Topeka Democrats in Kansas lost a high-profile convert, a proven money-raiser and someone with a bright political future when Attorney General Paul Morrison became embroiled in the sex scandal that prompted his resignation.
Some Democrats don't think their party will suffer lasting damage because Morrison's announced he will step down Jan. 31 over an extramarital affair with a former subordinate. But some Republicans believe Morrison's problems will help the GOP.
The state Republican Party is trying to tie the scandal to Gov. Kathleen Sebelius and other prominent Democrats who helped persuade Morrison to switch parties to unseat incumbent Phill Kline in the attorney general's race last year. The state GOP also believes Morrison will be an issue in legislative contests next year, when all 40 Senate and 125 House seats will be on the ballot.
"We're not going to let voters forget about it," said Christian Morgan, the state GOP's executive director.
Democrats don't think Morrison's problems will be an issue for the party or its candidates, given his swift decision to resign, only six days after acknowledging the affair. Lee Kinch, a Wichita-area attorney who's a member of the Democratic National Committee, said statements such as Morgan's are "partisan nonsense."
"I don't believe there's been any permanent damage done," Kinch said Saturday. "Voters are going to be thoughtful about who they vote for."
Morrison acknowledged having an affair with Linda Carter, formerly the director of administration for the Johnson County district attorney's office. He was district attorney for 18 years before taking office as attorney general in January. He was elected to the county office as a Republican, and the county's GOP chose Kline to replace him as district attorney.
Carter said the affair began in September 2005 and lasted two years - which means it continued while Morrison ran for attorney general and after he became attorney general. She filed a civil rights claim with the federal Equal Employment Opportunity Commission in November, three weeks before leaving her job in Johnson County.
She accuses Morrison, her supervisor when the affair began, of sexual harassment. She alleges he tried to use her to influence a federal lawsuit filed by employees Kline dismissed after becoming district attorney and that Morrison sought sensitive information about Kline's activities. Morrison has denied those allegations.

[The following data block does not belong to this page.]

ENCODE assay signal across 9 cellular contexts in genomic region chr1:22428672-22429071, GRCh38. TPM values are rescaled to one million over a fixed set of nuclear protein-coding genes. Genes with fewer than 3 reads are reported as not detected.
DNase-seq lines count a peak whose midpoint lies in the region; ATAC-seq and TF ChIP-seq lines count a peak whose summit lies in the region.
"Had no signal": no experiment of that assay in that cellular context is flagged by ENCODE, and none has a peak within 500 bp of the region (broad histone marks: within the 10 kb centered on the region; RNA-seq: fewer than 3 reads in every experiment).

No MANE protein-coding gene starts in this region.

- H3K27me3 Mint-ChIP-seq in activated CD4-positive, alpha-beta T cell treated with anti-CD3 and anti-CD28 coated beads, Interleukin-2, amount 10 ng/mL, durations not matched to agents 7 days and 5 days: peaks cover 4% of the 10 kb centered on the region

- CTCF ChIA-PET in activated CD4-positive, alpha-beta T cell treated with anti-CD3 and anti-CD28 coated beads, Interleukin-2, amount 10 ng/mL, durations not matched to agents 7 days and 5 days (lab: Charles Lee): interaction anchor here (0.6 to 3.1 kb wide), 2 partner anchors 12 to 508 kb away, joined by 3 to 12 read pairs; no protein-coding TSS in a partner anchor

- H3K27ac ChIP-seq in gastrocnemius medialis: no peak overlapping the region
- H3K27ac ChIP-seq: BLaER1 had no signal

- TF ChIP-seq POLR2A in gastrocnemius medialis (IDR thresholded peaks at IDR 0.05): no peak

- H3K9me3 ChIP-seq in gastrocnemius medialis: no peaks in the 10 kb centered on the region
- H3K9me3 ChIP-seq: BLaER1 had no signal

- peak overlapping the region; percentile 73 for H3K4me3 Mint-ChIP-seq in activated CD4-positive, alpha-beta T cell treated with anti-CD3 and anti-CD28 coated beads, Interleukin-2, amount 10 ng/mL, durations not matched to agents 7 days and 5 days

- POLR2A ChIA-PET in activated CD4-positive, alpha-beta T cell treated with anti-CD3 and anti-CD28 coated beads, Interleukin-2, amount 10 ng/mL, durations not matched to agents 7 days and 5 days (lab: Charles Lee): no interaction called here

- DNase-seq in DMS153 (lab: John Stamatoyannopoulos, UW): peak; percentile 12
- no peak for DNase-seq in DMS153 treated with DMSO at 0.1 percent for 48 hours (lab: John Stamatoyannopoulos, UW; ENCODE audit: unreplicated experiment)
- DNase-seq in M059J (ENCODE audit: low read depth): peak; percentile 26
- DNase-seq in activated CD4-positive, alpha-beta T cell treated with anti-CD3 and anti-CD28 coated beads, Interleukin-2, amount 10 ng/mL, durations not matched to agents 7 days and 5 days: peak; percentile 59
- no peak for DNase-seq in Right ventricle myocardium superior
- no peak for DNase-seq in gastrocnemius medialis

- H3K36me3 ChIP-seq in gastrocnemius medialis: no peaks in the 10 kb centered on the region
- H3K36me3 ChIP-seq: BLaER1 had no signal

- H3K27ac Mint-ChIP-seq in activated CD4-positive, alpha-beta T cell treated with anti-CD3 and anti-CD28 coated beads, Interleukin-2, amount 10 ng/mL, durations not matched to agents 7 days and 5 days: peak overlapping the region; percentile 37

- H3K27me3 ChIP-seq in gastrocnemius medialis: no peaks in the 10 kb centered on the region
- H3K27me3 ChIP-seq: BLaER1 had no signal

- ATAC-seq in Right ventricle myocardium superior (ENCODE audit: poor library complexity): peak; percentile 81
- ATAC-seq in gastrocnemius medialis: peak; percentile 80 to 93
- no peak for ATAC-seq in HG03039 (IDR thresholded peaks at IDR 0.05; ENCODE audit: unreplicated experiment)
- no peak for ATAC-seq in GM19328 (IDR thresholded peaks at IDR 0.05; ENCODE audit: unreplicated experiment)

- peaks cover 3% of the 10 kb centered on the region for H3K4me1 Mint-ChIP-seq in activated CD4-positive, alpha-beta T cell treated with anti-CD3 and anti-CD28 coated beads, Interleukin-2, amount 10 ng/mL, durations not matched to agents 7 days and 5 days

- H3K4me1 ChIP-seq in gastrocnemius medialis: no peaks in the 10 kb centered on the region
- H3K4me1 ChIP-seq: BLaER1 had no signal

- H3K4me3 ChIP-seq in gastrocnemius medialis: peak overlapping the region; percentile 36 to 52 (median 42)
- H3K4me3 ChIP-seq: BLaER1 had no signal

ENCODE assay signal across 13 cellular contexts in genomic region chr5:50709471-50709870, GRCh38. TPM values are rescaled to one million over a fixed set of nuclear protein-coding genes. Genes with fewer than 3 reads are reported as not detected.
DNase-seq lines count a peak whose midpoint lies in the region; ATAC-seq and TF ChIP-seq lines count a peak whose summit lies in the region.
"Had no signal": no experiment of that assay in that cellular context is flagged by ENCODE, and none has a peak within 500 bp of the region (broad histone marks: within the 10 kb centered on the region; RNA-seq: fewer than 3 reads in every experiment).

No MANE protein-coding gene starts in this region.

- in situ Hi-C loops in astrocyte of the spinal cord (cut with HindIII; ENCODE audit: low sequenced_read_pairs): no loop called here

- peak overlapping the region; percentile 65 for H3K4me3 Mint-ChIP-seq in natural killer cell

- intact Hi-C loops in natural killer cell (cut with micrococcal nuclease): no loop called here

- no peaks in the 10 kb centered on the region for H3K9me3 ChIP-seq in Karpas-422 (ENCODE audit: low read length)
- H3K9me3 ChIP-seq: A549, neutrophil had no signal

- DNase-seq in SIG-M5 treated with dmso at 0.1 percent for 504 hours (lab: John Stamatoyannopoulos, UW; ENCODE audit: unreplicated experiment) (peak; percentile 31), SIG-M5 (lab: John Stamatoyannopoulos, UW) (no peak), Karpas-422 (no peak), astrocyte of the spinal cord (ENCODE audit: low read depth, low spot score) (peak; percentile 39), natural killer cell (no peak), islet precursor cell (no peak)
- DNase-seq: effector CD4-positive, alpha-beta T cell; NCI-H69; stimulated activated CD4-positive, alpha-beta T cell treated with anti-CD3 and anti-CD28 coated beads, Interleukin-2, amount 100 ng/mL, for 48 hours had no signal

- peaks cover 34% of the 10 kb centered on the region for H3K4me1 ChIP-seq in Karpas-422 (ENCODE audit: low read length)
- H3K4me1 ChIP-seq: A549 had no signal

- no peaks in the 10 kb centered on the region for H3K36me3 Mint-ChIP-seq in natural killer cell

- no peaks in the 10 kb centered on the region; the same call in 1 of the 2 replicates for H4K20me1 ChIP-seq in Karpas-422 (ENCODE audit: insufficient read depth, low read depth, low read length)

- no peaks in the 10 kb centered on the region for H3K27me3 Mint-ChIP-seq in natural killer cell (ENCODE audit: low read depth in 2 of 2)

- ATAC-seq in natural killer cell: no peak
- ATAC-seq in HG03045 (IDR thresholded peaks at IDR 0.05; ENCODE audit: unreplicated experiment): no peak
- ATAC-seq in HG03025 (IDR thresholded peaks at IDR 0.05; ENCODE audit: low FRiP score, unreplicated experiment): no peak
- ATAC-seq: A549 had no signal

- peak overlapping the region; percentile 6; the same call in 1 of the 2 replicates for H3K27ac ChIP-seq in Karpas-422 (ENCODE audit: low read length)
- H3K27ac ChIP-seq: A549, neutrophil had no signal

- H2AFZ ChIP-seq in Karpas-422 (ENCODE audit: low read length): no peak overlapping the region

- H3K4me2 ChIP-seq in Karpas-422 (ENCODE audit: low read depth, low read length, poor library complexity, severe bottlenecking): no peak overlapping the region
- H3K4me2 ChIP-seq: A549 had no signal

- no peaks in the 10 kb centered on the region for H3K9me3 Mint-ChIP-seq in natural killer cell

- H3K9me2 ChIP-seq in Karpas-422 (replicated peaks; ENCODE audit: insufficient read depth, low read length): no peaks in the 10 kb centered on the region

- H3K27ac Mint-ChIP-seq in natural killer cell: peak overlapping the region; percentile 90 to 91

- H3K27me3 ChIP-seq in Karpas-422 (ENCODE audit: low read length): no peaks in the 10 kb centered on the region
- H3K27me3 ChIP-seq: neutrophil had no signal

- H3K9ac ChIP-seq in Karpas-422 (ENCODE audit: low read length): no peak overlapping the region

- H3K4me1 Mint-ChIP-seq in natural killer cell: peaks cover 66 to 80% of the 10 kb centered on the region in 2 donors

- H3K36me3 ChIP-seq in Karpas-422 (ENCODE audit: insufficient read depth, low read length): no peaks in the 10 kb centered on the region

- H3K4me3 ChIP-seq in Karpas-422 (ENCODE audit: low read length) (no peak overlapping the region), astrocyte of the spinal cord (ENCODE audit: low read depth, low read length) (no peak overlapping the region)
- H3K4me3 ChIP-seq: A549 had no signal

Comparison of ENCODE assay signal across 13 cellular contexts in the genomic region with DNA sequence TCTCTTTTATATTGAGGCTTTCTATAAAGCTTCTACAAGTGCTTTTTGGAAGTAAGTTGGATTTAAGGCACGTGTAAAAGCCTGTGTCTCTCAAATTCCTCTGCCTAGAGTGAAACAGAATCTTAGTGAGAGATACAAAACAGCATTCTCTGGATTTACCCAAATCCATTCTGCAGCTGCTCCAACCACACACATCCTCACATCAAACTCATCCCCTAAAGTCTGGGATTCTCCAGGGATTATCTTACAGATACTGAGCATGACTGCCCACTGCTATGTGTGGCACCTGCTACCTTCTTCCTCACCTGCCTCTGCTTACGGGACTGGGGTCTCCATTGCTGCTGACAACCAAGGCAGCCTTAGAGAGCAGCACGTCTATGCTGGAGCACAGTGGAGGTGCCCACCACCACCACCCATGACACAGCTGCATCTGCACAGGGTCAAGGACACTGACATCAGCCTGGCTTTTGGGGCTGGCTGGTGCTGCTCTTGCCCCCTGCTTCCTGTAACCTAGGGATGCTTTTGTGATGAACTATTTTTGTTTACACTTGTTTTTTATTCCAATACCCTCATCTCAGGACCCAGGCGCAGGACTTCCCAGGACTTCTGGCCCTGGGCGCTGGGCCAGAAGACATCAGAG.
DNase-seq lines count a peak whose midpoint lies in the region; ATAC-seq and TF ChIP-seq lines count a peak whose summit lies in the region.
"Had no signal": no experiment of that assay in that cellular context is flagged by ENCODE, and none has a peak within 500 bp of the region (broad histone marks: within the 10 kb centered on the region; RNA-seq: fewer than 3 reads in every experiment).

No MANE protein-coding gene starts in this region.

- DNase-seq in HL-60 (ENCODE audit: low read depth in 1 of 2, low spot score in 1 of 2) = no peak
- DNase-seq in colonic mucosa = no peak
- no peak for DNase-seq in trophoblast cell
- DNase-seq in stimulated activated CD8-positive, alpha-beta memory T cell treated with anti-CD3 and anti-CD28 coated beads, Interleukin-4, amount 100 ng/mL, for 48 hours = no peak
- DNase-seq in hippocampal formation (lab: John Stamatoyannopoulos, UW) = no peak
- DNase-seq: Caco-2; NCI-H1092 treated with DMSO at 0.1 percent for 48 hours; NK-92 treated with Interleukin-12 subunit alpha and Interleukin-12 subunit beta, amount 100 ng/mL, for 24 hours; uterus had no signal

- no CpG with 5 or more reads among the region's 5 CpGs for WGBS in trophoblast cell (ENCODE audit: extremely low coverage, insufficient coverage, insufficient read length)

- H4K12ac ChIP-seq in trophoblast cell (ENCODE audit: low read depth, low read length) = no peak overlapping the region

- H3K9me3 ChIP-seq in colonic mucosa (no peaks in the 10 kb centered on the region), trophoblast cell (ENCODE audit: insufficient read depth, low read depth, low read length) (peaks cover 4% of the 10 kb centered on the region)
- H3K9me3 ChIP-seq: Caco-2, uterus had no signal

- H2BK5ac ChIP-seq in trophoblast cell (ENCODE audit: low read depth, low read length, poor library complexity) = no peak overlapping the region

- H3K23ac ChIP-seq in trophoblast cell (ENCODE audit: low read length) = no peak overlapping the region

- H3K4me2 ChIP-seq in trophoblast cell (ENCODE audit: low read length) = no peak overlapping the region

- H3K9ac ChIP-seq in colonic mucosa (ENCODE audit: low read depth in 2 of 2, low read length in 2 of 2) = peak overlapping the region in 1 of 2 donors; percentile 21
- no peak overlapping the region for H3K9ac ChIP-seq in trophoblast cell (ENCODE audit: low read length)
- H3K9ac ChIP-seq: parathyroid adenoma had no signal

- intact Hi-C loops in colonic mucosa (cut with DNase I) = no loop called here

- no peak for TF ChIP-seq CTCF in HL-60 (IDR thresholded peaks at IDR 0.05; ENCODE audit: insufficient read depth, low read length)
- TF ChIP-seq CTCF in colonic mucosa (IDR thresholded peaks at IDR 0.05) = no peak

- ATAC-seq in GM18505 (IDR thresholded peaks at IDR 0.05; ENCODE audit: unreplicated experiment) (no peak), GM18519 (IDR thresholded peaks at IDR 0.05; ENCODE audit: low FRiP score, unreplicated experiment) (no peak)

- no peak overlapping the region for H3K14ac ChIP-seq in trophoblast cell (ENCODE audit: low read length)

Carter detailed her allegations in a signed statement obtained by The Topeka Capital-Journal.
Kline plans to appoint a special prosecutor to look into Morrison's conduct and has said the investigation will deal with allegations of blackmail and telephone harassment. Besides the EEOC, the state board that reviews allegations of misconduct against attorneys also is investigating.
House Minority Leader Dennis McKinney, D-Greensburg, questioned whether Morrison made his decision to resign too quickly because, "Big decisions are usually better made with the perspective of time."
He said of his constituents: "They were paying attention, but they weren't as consumed by it as, say, people right around the Capitol."
But Kinch said Morrison couldn't have remained an effective attorney general had he decided to stay in office.
"It wouldn't have been helpful for the Democratic Party. It would have prolonged the pain," he said. "The story would have remained on the front page."
Bob Beatty, a Washburn University political scientist, said Morrison could have had the same effect on Kansas Democrats as President Clinton did for Democrats in 2000 by refusing to step aside following his own sex scandal and impeachment.
"Who paid the price? Al Gore," Beatty said. "I think most people would agree that the Democrats lost the presidency because of Clinton, the fatigue over that scandal."
Beatty said Democrats' chances for retaining the attorney general's office depend on whom Sebelius appoints to fill the remaining three years of Morrison's four-year term.
Morrison's experience as a prosecutor made him seem an ideal candidate, and his Republican history helped attract independent and moderate Republican voters. He raised $2.39 million in cash contributions in 2005 and 2006, nearly twice as much as Kline, and won almost 59 percent of the vote.
"The Democratic Party is thin in a pool of statewide candidates to run for such things as the U.S. Senate," said Joe Aistrup, head of Kansas State University's Political Science Department. "This hurts the party. The party invested heavily in him."
Legislators and others have mentioned Securities Commissioner Chris Biggs as a potential replacement for Morrison. Biggs, a former Geary County prosecutor, narrowly lost to Kline in 2002.
Another possible candidate is Charles Branson, the Douglas County district attorney. There had been speculation that Lt. Gov. Mark Parkinson would run, but he has said he is not.
"Three years is a long time," Beatty said. "If a replacement is found who can do a fairly good job fairly quickly, the credibility can come back."
Morgan said Kansans need to watch Sebelius' appointment and whether the appointment process is open. He added that Democrats must answer for pro-Morrison statements and that Sebelius and others face questions about what they knew about Morrison's problems before he began running for attorney general.
Morgan said the Morrison scandal could be enough of a drag to hurt even Democratic congressional candidates, such as Rep. Nancy Boyda, who won a close 2nd District race last year.
But Kinch said Sebelius and other Democrats such as state Chairman Larry Gates can't be pulled into Morrison's problems although they recruited him.
"He was thoroughly vetted," Kinch said. "He was not forthcoming about potential problems, and you can't blame the governor or Larry Gates or others for that."